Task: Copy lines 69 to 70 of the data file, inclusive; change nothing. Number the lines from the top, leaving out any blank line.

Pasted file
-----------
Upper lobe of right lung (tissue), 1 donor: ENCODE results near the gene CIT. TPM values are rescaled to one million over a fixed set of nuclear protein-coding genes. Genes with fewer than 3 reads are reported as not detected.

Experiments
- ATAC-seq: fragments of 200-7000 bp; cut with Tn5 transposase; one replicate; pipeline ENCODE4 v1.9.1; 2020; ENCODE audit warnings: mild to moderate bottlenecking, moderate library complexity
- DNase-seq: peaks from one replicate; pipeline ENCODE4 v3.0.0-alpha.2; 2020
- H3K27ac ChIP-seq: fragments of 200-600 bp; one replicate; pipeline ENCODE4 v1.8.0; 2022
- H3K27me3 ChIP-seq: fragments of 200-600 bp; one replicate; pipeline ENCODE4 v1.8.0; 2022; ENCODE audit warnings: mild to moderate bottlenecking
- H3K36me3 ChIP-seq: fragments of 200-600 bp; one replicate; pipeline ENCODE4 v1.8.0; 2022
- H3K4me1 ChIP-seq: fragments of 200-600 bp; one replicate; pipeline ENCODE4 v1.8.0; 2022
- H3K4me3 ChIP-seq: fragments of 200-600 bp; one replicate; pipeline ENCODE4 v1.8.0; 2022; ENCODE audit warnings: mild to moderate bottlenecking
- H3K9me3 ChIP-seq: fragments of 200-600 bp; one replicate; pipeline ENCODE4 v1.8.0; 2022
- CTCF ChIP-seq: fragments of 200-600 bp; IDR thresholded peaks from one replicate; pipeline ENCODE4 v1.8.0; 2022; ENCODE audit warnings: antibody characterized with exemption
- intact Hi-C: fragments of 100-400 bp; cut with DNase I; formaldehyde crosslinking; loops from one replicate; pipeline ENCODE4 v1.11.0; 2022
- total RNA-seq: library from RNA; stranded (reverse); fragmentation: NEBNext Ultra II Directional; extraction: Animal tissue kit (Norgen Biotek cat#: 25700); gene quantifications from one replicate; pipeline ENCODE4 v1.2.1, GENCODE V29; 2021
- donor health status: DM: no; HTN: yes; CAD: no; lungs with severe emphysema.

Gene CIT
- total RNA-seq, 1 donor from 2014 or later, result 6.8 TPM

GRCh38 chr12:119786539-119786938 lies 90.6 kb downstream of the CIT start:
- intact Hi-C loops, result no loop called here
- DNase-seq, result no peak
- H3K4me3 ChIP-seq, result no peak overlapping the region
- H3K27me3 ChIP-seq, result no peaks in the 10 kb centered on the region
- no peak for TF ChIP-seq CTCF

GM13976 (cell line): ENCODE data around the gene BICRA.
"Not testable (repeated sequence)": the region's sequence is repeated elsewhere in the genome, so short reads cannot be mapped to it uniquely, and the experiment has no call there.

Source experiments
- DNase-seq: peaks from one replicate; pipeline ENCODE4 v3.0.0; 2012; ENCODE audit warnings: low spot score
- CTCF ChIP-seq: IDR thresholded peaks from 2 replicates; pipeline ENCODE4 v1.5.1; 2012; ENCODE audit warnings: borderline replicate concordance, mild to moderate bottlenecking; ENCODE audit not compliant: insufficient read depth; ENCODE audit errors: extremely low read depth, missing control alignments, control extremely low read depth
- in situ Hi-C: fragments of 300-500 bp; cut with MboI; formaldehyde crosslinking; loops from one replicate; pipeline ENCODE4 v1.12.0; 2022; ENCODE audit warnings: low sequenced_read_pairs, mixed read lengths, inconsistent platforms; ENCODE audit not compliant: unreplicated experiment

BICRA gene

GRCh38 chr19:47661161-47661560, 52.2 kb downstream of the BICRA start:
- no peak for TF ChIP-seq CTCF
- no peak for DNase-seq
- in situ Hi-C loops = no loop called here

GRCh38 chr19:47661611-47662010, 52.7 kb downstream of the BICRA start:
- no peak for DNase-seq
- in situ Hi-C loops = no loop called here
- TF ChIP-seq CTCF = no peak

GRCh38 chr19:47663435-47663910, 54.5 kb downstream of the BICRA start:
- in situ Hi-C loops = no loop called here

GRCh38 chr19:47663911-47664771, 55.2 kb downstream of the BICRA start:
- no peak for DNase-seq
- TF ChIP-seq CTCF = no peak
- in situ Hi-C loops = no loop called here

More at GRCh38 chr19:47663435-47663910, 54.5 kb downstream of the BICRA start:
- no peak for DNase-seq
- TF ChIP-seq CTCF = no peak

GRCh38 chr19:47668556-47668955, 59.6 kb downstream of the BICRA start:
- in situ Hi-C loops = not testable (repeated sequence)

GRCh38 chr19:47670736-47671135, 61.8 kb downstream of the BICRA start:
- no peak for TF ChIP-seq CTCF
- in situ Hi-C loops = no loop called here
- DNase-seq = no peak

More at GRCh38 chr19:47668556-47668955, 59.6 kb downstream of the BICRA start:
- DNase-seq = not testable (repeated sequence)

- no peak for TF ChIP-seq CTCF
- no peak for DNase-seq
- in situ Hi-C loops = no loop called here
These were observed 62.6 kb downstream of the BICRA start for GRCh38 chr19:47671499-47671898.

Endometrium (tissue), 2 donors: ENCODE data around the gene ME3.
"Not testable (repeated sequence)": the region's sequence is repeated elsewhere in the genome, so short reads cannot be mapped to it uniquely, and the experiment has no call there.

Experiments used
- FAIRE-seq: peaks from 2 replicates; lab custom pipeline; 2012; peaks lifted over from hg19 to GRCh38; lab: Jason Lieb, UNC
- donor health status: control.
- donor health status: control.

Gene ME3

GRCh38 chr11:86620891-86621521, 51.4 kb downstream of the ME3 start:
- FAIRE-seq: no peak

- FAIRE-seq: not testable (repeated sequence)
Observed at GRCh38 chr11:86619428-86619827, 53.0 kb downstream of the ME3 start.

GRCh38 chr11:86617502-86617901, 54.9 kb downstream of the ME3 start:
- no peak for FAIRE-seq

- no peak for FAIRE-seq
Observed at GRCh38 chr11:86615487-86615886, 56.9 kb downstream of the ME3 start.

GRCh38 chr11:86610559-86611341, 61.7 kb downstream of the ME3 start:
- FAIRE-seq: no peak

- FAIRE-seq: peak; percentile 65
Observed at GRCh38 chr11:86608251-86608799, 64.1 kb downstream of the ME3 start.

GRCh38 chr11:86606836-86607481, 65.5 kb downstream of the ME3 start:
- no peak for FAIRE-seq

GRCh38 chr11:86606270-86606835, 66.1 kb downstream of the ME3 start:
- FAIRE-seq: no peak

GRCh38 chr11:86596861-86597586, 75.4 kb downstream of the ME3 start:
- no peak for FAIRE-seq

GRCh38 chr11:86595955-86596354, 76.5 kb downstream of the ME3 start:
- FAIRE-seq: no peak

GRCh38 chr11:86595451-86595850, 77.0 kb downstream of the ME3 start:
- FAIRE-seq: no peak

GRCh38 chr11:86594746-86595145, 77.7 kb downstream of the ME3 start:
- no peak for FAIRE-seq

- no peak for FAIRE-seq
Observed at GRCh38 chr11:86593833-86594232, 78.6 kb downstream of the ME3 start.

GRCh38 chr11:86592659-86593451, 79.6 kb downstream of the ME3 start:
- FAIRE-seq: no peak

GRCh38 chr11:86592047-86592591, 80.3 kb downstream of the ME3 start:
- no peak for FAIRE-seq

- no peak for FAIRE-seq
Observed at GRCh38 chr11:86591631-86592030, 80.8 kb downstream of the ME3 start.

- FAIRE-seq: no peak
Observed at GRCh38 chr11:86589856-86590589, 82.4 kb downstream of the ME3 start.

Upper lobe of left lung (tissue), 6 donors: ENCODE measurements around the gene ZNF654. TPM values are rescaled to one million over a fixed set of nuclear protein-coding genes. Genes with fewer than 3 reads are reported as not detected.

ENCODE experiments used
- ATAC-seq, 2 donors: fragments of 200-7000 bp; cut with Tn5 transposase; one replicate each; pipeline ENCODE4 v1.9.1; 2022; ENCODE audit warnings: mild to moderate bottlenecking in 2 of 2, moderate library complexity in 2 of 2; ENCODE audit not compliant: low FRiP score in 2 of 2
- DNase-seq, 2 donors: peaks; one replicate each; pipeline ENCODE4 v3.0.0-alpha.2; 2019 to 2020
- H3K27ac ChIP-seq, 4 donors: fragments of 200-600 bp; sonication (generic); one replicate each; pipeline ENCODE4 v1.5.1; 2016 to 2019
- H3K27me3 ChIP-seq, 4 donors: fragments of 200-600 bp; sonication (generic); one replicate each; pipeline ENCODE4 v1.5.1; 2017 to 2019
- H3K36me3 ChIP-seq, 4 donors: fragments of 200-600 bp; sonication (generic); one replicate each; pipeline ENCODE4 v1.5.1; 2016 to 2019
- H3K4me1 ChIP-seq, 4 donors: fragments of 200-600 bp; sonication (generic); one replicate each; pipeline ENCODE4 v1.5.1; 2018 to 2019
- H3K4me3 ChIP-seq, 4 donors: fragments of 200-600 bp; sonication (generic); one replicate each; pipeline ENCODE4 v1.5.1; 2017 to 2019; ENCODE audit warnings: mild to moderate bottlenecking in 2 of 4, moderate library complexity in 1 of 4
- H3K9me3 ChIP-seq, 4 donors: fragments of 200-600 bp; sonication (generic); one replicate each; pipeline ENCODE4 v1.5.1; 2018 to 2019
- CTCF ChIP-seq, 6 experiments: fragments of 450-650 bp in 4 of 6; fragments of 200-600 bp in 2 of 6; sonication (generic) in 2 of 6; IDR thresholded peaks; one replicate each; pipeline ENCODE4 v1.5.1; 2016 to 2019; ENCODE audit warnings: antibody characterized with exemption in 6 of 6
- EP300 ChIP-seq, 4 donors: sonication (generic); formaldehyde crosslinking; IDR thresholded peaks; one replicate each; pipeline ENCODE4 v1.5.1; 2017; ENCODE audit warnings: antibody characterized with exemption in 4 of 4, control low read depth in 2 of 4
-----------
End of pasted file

Observed at GRCh38 chr11:86619428-86619827, 53.0 kb downstream of the ME3 start.

GRCh38 chr11:86617502-86617901, 54.9 kb downstream of the ME3 start: